McLaren have been on the hunt for a win ever since it reignited its relationship with Mercedes. They looked strong at Monza with good race pace and were clearly the best team among the midfield players with a P3 and P4 in qualifying, ahead of their main rivals Scuderia Ferrari.

And with Bottas taking a drop due to his engine penalty, Ricciardo started the race from P2 and managed to get a good start, allowing him to snatch the lead of the race into the first corner. In the end, McLaren came home P1 and P2 taking their first win since Brazil 2012 and their first one-two win since Canada 2010.

But the only problem is that no one wants to be the lead car, because they don’t get a tow while providing one for those behind.
But the only problem is that no one wants to be the lead car, because they don’t get a tow while providing one for those behind.Red Bull Racing

4. The Qualifying tow dilemma

The ‘tow’ phenomenon occurs when an F1 car (usually a teammate) is sent out as the lead to essentially create a hole in the air for the car behind, ‘towing’ them to a higher top speed by reducing drag. This ‘tow’ is most effective on long straights and Monza is full of them. But the only problem is that no one wants to be the lead car, because they don’t get a tow while providing one for those behind. The mess was at its peak at Monza in 2019 where the drivers actually failed to reach the flag in time!

A resolution for this has not yet been founded either by the FIA or by the drivers themselves.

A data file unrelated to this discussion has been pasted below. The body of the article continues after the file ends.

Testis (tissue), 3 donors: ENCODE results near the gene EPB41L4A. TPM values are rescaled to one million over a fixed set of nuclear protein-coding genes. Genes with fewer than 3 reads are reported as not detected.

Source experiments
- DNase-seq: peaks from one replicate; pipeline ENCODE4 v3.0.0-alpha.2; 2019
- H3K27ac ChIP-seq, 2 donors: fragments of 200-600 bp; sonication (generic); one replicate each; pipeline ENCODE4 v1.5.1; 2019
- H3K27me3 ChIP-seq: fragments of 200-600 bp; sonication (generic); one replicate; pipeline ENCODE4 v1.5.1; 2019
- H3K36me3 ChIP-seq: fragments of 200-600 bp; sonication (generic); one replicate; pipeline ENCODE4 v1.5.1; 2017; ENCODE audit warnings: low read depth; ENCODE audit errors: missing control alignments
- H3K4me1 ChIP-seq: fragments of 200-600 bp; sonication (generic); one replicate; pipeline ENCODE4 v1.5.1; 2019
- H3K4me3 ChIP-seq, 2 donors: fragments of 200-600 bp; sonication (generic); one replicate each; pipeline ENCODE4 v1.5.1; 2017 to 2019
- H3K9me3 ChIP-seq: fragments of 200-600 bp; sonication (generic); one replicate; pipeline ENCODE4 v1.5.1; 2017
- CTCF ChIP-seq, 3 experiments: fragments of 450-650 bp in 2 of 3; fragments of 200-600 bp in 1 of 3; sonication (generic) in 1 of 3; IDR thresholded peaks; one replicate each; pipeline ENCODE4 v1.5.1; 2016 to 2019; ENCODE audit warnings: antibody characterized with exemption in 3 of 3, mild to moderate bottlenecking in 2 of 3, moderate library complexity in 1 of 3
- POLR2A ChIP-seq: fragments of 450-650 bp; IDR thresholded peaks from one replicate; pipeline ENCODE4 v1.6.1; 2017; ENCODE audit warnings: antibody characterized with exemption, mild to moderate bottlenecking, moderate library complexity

The skinny wings makes DRS zones painful to look at as the cars barely make an advantage with the DRS open and in turn, get caught in a ‘DRS train’
The skinny wings makes DRS zones painful to look at as the cars barely make an advantage with the DRS open and in turn, get caught in a ‘DRS train’Red Bull Racing

5. Difficult overtakes

We all know overtakes are difficult in the world of Formula 1 even with the DRS and the added short burst of power from the batteries. This is due to the car’s formula of using the air passing over it to generate downforce. But, in the straights of Monza, the aspect becomes more difficult.

The wing package used in Monza is the slimmest when compared to any other package used in the F1 calendar. This makes DRS zones painful to look at as the cars barely make an advantage with the DRS open and in turn, get caught in a ‘DRS train’. This stagnates the racing on track and the drivers can do nothing but to maintain pace and keep the position. But this may improve with the rule change of 2022 where the cars will predominantly make downforce through ground effect.

With the one-two finish in the iconic track, McLaren Racing currently stands P3 in the constructors championship with 215 points, 13.5 points ahead of their direct rivals Scuderia Ferrari. Even after Lewis’ crash, Mercedes have kept their lead with 362.5 points, thanks to Bottas’ podium, while Red Bull Racing trails by 18 points, at a total of 344.5 points. On the driver championship side, Max Verstappen leads with 226.5 points, with Hamilton five points behind. Bottas took third position with 141 points, closely followed by Norris with 132 points. As the Tifosi heads back from the Temple of Speed, Formula 1 will now head to Sochi Autodrom in Russia on September 24. Stay tuned for updates!